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It could be a problem with the driver. You should go to Device Manager under Control Panel and uninstall the driver, then download the driver from the Toshiba website and reinstall again.


The data seems to be some kind of hash, that whatever backup software is happening is using it to track which files have already been uploaded, and which ones haven't. Also hashes, if the hash is for the whole file it can be used to determine if the file has been altered since its last upload. Many picture formats support metadata which is added to the ...


Check to see if /dev/sdc is suddenly a regular file full of your data. Although I would normally expect it to be a special file that is either connected a live device, or giving "not found errors," there may be circumstances where the special file was accidentally deleted. You'd have to be root to do that, but I've fat-fingered myself into the situation ...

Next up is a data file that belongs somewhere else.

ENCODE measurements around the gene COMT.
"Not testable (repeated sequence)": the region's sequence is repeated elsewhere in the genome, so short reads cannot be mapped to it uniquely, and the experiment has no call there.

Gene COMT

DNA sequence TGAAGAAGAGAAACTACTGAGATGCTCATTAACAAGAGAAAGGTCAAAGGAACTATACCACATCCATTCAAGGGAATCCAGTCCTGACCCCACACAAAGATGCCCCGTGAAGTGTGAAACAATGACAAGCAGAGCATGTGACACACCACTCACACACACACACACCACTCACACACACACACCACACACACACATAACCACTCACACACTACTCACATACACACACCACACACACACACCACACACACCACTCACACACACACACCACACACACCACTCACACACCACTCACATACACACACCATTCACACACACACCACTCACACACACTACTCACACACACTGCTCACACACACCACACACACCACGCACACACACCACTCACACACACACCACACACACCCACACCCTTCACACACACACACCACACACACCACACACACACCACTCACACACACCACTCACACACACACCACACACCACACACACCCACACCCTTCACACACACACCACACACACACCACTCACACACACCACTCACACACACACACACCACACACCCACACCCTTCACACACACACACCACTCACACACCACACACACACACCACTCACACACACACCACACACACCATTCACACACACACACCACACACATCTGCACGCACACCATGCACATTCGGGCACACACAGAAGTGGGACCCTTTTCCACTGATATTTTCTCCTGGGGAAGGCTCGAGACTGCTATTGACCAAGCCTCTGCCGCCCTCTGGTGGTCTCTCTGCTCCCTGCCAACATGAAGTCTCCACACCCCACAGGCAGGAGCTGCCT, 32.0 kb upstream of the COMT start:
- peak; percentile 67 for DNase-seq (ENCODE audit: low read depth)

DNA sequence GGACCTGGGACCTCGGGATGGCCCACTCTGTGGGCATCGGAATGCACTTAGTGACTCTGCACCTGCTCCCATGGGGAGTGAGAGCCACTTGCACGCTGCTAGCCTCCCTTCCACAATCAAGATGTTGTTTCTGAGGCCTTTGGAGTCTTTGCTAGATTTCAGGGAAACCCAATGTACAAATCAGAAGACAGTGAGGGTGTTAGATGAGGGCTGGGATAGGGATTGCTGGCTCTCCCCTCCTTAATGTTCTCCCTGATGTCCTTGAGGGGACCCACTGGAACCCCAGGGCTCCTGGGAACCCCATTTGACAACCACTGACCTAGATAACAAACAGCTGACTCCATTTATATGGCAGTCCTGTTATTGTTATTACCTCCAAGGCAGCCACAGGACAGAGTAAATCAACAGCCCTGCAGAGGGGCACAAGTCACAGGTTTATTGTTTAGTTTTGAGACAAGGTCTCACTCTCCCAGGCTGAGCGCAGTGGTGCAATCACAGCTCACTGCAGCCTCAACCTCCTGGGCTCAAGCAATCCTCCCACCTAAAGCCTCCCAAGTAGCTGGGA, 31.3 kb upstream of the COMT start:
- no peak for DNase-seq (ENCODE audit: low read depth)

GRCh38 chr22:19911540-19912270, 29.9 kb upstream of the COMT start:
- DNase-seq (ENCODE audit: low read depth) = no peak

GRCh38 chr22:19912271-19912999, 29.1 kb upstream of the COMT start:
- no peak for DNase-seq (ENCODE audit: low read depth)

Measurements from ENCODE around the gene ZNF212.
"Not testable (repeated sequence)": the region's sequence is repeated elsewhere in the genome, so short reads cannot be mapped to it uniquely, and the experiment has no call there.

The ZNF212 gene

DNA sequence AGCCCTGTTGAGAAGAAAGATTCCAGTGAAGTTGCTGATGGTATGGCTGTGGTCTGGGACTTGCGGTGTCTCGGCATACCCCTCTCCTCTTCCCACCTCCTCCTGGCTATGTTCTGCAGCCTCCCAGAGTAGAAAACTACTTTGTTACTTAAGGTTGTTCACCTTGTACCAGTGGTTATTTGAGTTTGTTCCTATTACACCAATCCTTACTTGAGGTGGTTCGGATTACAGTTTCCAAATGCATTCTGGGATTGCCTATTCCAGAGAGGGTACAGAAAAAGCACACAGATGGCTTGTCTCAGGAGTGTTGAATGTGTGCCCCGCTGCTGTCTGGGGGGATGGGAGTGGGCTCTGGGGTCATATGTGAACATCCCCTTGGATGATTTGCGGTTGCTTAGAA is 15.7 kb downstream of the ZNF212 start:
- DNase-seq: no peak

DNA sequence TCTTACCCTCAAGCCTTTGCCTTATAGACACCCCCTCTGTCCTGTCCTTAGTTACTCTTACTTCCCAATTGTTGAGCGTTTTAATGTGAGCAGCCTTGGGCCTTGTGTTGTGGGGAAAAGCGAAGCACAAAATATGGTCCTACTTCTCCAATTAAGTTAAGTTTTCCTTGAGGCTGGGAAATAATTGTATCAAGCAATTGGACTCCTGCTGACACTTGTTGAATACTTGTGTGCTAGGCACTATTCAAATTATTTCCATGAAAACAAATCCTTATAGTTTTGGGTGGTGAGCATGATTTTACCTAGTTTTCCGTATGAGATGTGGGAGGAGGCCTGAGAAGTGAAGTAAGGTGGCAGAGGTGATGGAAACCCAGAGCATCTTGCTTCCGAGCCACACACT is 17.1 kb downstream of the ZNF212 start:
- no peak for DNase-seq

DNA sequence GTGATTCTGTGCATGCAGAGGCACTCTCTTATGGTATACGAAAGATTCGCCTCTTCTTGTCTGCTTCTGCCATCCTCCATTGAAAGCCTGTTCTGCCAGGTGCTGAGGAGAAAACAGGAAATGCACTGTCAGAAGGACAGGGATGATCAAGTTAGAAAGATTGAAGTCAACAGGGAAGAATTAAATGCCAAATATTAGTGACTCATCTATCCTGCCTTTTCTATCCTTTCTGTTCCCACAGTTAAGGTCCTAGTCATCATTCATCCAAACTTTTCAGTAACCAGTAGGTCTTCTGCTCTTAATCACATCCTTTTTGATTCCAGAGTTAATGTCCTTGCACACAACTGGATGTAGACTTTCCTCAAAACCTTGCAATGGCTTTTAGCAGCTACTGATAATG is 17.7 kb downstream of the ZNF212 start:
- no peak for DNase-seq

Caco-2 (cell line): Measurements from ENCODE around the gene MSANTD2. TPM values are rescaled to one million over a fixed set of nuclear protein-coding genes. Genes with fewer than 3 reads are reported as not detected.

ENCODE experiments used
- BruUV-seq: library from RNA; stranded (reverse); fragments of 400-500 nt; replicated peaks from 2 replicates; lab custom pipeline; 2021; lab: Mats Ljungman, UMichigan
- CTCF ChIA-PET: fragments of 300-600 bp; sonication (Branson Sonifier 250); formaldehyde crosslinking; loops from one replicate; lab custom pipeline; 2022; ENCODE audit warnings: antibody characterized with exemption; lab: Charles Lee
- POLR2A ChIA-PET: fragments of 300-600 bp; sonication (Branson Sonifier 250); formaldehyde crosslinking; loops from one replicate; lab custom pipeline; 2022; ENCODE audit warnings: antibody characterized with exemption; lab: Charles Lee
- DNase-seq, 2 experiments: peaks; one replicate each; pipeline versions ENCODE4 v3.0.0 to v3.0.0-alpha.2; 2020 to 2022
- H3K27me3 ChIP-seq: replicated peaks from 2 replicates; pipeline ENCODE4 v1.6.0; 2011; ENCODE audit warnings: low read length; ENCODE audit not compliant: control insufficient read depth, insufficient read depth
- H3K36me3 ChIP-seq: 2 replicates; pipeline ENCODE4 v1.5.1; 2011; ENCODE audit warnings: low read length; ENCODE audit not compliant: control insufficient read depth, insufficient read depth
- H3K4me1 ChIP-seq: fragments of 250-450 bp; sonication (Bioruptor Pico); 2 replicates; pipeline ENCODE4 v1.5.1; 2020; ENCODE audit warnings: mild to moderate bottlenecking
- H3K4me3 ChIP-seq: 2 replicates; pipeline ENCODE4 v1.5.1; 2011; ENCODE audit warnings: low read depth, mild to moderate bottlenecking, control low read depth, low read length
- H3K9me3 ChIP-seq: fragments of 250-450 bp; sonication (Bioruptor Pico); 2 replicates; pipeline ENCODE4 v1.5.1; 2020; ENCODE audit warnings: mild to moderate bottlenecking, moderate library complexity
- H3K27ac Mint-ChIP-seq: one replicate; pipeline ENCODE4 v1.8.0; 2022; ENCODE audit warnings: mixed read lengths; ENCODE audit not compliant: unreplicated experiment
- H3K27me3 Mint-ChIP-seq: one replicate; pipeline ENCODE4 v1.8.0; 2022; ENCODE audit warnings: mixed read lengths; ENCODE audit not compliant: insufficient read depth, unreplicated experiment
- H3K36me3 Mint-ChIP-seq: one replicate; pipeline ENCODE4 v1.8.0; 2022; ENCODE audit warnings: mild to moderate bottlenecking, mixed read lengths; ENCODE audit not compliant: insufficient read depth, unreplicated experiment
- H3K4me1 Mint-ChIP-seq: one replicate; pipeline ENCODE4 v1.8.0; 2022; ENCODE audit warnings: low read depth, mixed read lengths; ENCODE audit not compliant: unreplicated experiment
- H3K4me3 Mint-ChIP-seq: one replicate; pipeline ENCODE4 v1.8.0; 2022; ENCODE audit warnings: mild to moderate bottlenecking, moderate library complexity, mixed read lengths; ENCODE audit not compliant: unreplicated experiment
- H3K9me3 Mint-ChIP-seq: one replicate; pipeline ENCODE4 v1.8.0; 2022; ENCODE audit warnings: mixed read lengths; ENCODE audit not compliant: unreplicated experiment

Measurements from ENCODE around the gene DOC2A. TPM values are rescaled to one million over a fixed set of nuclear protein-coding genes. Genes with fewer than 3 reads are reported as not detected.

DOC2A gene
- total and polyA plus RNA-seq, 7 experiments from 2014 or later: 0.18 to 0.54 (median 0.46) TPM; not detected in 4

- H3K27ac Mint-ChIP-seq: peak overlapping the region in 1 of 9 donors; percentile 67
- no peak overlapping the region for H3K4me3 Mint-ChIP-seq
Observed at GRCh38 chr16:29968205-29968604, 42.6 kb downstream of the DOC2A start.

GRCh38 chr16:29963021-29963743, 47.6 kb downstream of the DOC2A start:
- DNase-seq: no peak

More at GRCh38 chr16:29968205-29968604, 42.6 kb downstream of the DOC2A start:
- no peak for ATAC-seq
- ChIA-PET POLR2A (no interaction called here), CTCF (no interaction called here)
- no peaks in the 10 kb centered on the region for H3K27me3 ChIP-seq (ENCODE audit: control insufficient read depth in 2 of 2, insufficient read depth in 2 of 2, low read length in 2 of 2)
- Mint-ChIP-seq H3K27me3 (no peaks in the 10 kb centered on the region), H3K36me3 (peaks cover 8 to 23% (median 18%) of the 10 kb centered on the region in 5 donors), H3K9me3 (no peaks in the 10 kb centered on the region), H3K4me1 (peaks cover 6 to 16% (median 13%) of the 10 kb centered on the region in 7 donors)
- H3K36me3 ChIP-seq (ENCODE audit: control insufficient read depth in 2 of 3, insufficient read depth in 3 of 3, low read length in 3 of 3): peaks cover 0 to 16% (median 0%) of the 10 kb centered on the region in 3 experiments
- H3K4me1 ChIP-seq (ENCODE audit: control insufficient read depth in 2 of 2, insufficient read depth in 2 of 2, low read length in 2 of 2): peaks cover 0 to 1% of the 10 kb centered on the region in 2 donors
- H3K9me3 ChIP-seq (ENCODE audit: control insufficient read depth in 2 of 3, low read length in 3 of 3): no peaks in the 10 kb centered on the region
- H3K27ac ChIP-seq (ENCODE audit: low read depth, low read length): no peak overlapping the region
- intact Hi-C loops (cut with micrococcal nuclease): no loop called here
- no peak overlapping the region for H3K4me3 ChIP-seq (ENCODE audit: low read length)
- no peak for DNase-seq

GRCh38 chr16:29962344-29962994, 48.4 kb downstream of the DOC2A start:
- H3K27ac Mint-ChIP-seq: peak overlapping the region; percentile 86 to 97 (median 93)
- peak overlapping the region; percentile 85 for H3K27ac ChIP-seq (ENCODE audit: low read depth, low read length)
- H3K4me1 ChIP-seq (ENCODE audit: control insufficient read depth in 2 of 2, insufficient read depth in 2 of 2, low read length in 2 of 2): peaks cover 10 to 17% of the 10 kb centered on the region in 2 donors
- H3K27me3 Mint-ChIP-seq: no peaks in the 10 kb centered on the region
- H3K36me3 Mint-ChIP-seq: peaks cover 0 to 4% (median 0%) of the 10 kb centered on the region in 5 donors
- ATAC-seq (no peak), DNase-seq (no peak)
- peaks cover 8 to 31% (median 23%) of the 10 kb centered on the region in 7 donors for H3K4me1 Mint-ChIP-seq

Your computer probably has an SD card reader. Just like when you have a CD/DVD drive, these show up in Computer even as storage devices. When you actually insert media into them like a disk or sd card, then it will update the capacity shown in properties and allow you to view their filesystems.


Windows (even MS-DOS) can write on a FAT16 volume. You are trying to write files on a Linux native partition (as you can see in the picture) and Windows cannot natively read or write on it unless you format it previously to FAT-something or NTFS. To use the partition from Windows you can: Backup your files using DiskInternals Linux Reader to your HD, ...

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